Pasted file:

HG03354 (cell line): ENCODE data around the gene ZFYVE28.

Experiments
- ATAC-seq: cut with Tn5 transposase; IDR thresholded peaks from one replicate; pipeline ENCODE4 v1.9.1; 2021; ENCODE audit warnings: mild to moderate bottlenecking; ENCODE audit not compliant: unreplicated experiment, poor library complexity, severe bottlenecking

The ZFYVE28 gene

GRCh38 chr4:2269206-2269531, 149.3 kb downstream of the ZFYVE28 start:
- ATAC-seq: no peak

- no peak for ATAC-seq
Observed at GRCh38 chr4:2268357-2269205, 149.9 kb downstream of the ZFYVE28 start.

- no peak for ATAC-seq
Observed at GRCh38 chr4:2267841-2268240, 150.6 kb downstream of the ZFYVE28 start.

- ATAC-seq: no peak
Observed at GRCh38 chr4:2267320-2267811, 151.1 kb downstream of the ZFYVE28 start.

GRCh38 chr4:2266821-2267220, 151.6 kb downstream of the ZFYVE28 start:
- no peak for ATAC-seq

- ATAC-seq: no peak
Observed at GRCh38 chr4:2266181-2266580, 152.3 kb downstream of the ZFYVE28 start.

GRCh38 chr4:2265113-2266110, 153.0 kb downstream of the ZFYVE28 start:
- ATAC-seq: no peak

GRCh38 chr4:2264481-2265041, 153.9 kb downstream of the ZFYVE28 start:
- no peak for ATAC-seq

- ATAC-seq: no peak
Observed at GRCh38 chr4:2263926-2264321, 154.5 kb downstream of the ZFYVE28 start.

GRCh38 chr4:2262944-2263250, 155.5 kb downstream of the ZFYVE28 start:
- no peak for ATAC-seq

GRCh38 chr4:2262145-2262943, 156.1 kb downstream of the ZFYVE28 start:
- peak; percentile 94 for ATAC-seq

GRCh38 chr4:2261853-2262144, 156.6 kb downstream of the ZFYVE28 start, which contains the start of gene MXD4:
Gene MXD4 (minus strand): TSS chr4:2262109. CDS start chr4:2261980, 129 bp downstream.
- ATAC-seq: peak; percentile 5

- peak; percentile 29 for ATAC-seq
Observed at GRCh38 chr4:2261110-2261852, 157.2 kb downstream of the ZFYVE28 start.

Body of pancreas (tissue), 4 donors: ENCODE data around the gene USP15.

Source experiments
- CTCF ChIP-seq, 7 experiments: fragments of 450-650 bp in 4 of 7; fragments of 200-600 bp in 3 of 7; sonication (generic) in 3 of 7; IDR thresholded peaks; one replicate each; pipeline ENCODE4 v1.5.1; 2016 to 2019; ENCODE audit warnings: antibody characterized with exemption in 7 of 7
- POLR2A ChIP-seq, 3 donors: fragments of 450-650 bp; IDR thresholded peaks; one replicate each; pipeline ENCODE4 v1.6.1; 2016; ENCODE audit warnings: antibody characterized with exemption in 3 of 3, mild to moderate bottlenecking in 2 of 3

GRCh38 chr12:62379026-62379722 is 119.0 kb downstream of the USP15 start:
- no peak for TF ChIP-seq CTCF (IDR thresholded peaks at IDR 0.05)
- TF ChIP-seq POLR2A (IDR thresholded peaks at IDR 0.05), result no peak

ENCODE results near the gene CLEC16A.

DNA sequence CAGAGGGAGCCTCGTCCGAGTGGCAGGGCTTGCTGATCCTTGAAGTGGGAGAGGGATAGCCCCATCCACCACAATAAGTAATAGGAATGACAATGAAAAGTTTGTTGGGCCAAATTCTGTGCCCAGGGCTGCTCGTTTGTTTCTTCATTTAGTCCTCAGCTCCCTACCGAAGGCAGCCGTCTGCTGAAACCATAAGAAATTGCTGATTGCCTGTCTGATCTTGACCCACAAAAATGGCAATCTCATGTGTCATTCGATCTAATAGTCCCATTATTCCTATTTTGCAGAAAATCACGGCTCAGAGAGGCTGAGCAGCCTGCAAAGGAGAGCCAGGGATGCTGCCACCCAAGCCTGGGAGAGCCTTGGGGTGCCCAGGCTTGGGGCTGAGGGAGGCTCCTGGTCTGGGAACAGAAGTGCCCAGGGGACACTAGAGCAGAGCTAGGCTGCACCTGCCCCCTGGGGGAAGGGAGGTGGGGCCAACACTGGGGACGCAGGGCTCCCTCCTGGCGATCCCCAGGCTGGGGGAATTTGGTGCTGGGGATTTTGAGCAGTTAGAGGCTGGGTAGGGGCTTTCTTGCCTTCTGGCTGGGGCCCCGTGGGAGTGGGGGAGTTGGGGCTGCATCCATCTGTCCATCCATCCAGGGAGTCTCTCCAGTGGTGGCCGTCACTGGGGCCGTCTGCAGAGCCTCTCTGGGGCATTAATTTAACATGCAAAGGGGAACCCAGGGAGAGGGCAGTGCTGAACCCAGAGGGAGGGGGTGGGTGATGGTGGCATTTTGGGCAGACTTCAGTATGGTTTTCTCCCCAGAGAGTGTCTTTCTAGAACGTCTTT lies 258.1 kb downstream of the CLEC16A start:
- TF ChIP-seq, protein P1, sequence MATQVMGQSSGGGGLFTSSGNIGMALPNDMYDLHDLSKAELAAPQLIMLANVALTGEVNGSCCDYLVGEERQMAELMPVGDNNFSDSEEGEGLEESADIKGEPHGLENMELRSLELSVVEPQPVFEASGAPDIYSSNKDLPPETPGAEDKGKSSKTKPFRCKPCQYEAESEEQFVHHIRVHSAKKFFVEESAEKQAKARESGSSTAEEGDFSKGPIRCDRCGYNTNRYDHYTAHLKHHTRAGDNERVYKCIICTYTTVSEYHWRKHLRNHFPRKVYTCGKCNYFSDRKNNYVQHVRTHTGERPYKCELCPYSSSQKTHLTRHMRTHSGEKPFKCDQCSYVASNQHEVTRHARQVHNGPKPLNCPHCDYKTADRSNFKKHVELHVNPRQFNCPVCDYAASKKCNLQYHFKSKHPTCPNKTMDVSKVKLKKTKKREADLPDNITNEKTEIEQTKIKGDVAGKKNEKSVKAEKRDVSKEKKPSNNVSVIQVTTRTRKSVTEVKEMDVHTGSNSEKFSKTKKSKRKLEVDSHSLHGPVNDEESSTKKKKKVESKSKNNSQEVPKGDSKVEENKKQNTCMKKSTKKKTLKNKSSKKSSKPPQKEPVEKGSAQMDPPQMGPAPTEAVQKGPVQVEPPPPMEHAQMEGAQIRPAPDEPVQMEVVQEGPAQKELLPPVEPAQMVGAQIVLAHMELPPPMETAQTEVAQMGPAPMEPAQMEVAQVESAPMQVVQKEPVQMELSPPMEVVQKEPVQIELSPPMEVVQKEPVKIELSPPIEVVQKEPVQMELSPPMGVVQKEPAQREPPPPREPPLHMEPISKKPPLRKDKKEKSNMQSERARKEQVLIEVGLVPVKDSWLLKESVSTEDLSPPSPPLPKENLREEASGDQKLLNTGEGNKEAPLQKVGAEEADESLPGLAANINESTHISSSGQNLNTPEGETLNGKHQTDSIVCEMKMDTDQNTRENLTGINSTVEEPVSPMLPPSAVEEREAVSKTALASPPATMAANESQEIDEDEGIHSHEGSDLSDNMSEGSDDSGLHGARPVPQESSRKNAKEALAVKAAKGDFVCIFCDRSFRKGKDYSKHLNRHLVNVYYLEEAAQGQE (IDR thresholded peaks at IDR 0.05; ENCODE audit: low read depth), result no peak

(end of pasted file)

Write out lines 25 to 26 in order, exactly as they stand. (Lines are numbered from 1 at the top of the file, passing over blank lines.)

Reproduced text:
GRCh38 chr4:2262145-2262943, 156.1 kb downstream of the ZFYVE28 start:
- peak; percentile 94 for ATAC-seq